(4) TOLKIEN BIOGRAPHER AIDS CROWDFUNDING EFFORT. John Garth, author of Tolkien and the Great War, has donated signed copies of his book to the fundraising campaign for Oxford University’s project to document the First World War.
I’ve donated five signed copies of Tolkien and the Great War to help raise money for this appeal. It’s only thanks to the personal letters and photographs preserved by various Great War veterans, by families and by museums that I was able to bring to life the experiences of Tolkien and his friends in the training camps and trenches of the war. If you can donate, please do. Whether you can or can’t, please share this announcement:–
Win over £1,000/$1,000 worth of Tolkien Books… and Help Oxford University Save Items from World War One
Oxford University is currently crowd-funding a project to run a mass-digitization initiative of publicly-held material from the First World War and as is well known the experiences J. R. R. Tolkien underwent in 1916 in the Battle of the Somme had a profound effect on him and his writing. To assist with our major crowd-funding appeal we have been generously supported by Tolkien scholars and publishers, allowing us to present a prize draw opportunity to win three major publications amounting to over £1,000. Our sincerest thanks go to John Garth, Wiley/Blackwells, and Routledge for their help.
If you sponsor us by pledging £1 or more (or equivalent) you will be entered into a draw to win one of five copies signed by John Garth of his ‘Tolkien and the Great War’ (pbk, HarperCollins, 2011 – RRP: £9.99; $12.00; ‚¬11.99).
If you sponsor us by pledging £5 or more (or equivalent) you will also be entered into a draw to win one of three copies of ‘A Companion to J. R. R. Tolkien’ (hbk, Wiley/Blackwells, 2014) signed by the editor (RRP: £125; $140; ‚¬150).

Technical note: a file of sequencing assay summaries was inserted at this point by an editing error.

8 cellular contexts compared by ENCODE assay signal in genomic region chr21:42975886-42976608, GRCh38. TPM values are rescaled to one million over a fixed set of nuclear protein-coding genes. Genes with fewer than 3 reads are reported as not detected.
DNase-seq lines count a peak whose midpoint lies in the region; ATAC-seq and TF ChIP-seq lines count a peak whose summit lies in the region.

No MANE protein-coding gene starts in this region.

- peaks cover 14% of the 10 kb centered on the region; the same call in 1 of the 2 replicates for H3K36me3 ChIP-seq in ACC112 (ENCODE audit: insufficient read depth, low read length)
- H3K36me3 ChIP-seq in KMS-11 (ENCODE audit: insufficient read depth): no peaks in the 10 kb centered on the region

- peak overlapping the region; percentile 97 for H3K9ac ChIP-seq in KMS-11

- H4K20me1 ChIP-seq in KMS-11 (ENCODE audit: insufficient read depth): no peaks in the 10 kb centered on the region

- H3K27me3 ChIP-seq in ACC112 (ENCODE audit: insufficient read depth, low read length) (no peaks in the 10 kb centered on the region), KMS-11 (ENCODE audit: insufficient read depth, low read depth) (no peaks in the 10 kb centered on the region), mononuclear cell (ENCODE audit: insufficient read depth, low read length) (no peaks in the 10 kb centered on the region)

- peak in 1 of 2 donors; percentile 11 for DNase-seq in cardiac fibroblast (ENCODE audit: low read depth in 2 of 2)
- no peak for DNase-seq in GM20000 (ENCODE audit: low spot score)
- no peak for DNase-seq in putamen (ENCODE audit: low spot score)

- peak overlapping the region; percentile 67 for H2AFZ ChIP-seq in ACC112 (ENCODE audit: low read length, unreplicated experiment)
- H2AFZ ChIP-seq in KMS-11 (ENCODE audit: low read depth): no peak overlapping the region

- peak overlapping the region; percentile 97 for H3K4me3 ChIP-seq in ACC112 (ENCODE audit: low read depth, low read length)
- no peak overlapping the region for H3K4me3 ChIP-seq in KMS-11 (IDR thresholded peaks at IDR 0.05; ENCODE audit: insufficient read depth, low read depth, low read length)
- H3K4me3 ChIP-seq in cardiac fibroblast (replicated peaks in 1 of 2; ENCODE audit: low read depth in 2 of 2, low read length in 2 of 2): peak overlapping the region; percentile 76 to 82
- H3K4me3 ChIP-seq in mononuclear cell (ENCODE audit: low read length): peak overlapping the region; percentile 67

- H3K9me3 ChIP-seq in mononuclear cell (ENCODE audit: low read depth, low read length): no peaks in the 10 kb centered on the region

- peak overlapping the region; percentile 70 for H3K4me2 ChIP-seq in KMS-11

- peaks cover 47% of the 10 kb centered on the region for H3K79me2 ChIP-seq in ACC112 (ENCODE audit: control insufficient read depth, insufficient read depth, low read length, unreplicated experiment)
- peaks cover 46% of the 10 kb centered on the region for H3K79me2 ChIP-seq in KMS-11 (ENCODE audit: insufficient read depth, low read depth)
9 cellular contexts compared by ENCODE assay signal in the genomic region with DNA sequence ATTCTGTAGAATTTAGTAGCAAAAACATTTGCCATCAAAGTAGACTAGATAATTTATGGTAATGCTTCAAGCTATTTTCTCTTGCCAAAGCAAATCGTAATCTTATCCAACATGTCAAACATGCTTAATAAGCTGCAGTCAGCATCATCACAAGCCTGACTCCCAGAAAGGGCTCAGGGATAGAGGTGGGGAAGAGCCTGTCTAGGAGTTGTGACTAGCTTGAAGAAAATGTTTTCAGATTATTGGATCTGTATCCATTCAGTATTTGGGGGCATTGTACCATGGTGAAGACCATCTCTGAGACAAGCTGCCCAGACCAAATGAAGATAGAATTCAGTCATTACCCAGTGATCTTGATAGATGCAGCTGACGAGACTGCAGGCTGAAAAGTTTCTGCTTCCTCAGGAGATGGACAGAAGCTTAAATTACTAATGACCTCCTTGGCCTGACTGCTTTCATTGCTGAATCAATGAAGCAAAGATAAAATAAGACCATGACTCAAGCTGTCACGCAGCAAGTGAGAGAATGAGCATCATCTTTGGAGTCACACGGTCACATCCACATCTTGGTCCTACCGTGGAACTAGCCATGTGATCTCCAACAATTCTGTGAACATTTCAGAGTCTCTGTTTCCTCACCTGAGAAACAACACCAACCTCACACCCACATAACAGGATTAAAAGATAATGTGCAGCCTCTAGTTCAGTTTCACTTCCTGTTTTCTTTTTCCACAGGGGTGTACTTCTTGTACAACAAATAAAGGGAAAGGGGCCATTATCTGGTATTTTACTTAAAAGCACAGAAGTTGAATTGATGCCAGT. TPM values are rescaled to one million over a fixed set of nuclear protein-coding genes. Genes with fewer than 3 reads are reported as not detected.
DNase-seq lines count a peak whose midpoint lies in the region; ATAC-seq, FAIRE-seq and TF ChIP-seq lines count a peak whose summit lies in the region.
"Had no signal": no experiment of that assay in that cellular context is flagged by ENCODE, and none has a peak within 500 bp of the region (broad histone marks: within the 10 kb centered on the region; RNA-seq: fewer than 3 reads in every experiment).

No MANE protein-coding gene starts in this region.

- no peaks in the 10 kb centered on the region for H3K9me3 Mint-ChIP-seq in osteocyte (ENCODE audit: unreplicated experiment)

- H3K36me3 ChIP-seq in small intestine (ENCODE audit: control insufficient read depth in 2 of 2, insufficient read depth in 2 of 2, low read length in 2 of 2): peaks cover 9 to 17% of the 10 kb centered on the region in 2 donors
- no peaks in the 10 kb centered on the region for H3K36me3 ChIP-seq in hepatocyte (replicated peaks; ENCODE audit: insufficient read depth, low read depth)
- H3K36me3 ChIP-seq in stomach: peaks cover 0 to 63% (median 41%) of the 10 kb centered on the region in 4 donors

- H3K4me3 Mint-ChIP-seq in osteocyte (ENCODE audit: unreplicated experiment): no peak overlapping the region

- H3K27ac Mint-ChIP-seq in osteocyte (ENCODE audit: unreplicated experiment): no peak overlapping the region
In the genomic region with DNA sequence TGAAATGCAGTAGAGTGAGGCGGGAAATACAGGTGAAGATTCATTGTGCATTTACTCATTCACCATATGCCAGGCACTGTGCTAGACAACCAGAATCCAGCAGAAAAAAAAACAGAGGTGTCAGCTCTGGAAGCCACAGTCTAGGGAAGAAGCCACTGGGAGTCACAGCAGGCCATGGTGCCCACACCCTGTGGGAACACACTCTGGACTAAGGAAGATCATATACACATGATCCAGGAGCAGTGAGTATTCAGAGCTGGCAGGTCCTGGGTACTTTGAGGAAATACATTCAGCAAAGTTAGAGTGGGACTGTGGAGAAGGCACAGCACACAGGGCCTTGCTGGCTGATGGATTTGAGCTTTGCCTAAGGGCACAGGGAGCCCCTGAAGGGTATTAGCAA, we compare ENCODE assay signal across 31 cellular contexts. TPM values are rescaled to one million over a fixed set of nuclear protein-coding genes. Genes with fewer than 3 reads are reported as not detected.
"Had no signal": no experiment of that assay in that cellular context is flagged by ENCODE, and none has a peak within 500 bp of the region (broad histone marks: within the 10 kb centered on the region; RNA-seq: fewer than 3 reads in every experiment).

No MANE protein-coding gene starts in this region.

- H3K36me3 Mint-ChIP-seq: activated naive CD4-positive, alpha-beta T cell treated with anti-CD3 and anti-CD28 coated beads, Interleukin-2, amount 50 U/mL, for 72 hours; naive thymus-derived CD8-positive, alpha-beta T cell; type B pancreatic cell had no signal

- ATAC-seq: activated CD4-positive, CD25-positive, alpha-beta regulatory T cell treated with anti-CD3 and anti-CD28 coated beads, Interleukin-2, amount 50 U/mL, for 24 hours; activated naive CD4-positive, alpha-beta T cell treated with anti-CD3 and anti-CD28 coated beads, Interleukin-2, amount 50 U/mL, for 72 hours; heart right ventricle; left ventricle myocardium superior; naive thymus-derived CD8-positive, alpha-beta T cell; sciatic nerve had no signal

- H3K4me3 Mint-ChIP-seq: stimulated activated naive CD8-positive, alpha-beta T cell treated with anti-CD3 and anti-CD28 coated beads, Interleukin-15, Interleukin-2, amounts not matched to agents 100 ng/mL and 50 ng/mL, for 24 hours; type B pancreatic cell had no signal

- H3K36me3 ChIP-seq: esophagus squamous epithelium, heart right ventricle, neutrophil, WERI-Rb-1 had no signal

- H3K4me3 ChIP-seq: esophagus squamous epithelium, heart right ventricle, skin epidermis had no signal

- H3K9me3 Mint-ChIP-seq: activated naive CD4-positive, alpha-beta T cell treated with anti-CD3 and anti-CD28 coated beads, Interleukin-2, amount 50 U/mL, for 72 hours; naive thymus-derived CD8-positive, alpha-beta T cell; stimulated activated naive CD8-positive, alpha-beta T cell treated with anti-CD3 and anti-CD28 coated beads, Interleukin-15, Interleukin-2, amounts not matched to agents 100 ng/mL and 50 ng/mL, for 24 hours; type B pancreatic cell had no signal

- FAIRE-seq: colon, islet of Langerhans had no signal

Finally, if you sponsor us by pledging £10 or more (or equivalent) you will also be entered into a draw to a full set set of ‘J. R. R. Tolkien: Critical Assessments of Major Writers’ (4 volumes, hbk, Routledge, 2017) signed by the editor (RRP: £900; $1,180; ‚¬930)
In addition to these chances of winning, you will also be helping to save and preserve important objects from the First World War which are in danger of being lost on a daily basis.
We are raising £80,000 to train local communities across the UK to run digital collection days to record and save objects and stories of the generation who lived through World War One. Every item collected will then be published on November 11th 2018 through a free-to-use online database for schools, scholars, and the wider public.
But we cannot achieve this alone so please help by donating to support the training days, outreach activities, and the equipment we need.
saving the past for the future – world war one
2018 will mark the centennial anniversary of the end of World War One. Few families in Britain were unaffected by the conflict, and in thousands of attics across the country there are photographs, diaries, letters, and mementos that tell the story of a generation at war, of the loved ones who fought in the conflict, served on the home front, or lost fathers and mothers. Help us launch this national effort to digitally capture, safeguard, and share these important personal items and reminiscences from the men and women of 1914-1918. Help us support local digitisation events across village halls, community centres, schools, and libraries.
(5) THE FOUNDATION OF MIDDLE-EARTH. Josephine Livingstone reviews The Tale of Beren and Lúthien for New Republic in “J.R.R. Tolkien’s Love Story”.